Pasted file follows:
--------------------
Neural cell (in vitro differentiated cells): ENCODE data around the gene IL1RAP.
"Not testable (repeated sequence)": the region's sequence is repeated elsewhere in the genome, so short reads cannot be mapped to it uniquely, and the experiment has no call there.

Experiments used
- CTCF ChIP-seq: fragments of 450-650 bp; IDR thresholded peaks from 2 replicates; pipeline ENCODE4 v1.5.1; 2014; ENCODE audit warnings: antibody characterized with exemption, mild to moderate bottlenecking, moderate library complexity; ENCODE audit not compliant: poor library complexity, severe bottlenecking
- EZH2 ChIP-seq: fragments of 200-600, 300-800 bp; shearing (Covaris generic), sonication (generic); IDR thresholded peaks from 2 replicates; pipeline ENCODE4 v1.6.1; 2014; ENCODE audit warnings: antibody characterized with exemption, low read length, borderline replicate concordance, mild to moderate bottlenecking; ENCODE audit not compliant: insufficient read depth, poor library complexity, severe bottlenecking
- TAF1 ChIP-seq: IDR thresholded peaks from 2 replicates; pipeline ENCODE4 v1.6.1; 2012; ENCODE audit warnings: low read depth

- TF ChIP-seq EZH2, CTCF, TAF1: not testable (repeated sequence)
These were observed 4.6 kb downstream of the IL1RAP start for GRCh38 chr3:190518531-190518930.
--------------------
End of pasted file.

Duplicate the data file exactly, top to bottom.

Neural cell (in vitro differentiated cells): ENCODE data around the gene IL1RAP.
"Not testable (repeated sequence)": the region's sequence is repeated elsewhere in the genome, so short reads cannot be mapped to it uniquely, and the experiment has no call there.

Experiments used
- CTCF ChIP-seq: fragments of 450-650 bp; IDR thresholded peaks from 2 replicates; pipeline ENCODE4 v1.5.1; 2014; ENCODE audit warnings: antibody characterized with exemption, mild to moderate bottlenecking, moderate library complexity; ENCODE audit not compliant: poor library complexity, severe bottlenecking
- EZH2 ChIP-seq: fragments of 200-600, 300-800 bp; shearing (Covaris generic), sonication (generic); IDR thresholded peaks from 2 replicates; pipeline ENCODE4 v1.6.1; 2014; ENCODE audit warnings: antibody characterized with exemption, low read length, borderline replicate concordance, mild to moderate bottlenecking; ENCODE audit not compliant: insufficient read depth, poor library complexity, severe bottlenecking
- TAF1 ChIP-seq: IDR thresholded peaks from 2 replicates; pipeline ENCODE4 v1.6.1; 2012; ENCODE audit warnings: low read depth

- TF ChIP-seq EZH2, CTCF, TAF1: not testable (repeated sequence)
These were observed 4.6 kb downstream of the IL1RAP start for GRCh38 chr3:190518531-190518930.